Firefighters in West Yorkshire were called out to four times the number of incidents on Tuesday than they would normally expect.
Record breaking temperatures across the country meant that West Yorkshire Fire and Rescue Service had to deal with hundreds of incidents and over 2,300 calls in just one day.
And at a meeting on Friday a fire chief said that due to climate change the issue of scorching temperatures was one that “is not going to go away.”
Area Manager Scott Donegan was giving West Yorkshire Fire Authority’s Community Safety Committee an update on the service’s recent performance on Friday when the period of scorching weather was raised.
He said since April the service has seen a high number of “secondary arsons” – fires in the open or involving rubbish/vegetation that are thought to have been started deliberately.
He said firefighters were called a number of these incidents on Tuesday, and that the recent period of hot weather had put a huge train on the service.
The full number of secondary arsons from Monday and Tuesday had yet to be logged – he told the committee, which is made up of Councillors from across West Yorkshire.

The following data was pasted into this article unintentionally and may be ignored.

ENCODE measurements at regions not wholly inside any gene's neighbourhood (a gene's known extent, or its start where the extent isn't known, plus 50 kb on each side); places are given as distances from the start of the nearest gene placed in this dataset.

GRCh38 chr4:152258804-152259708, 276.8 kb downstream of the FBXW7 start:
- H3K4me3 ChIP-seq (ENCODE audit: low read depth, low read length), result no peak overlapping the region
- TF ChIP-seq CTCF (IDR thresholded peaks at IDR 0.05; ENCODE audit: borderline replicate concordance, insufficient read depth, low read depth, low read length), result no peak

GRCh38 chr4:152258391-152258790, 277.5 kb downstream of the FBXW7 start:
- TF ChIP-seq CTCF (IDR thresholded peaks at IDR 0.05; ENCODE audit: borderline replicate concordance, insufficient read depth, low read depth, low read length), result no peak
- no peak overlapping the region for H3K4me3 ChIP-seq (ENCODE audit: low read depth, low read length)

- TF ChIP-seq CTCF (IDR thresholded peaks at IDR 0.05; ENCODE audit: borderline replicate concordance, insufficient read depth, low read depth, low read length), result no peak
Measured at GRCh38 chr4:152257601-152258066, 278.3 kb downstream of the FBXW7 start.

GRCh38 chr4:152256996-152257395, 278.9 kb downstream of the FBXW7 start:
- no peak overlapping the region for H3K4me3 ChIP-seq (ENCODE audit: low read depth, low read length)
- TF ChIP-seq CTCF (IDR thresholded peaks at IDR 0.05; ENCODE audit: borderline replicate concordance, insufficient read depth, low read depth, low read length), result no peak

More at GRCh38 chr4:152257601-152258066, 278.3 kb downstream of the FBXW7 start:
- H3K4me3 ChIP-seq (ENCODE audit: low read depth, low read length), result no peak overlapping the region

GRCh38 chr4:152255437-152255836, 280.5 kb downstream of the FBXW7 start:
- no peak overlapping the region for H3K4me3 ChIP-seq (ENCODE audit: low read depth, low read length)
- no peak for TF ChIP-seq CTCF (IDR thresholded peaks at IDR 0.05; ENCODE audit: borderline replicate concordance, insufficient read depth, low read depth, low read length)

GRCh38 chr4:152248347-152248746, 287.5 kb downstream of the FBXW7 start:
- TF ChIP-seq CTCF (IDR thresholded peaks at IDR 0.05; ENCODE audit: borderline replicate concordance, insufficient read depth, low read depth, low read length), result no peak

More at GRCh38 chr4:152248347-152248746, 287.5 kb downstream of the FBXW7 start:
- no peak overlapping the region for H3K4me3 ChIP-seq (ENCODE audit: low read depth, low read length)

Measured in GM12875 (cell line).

On Tuesday – when the UK saw its highest recorded temperatures in history, the service received 2,322 calls.
Of these 1,253 were 999 calls.
Mr Donnegan said: “We went to 275 incidents, which is around four times higher than we’d normally expect.
“The central operators dis a fantastic job getting us out to these incidents.
“16 fire and rescue services declared a major incident. We didn’t.”
Declaring a major incident would have allowed the service to call in for support from neighbouring fire services.
John Roberts, Chief Fire Officer, said: “There was no point declaring a major incident because every service around us was in the same boat.
“If circumstances were different and the issue was isolated in West Yorkshire it would have been different and we might have sent the alert out, but coast to coast, every service was busy.”
Officers were asked how prepared the service was for climate change, which experts believe will lead to more regular periods of intense heat.
Mr Roberts said: “Whilst most media attention was on fires in London, fires were happening across the country.
“I believe a number of properties in Barnsley were destroyed.
“These are changing times, and these problems are not going to go away.”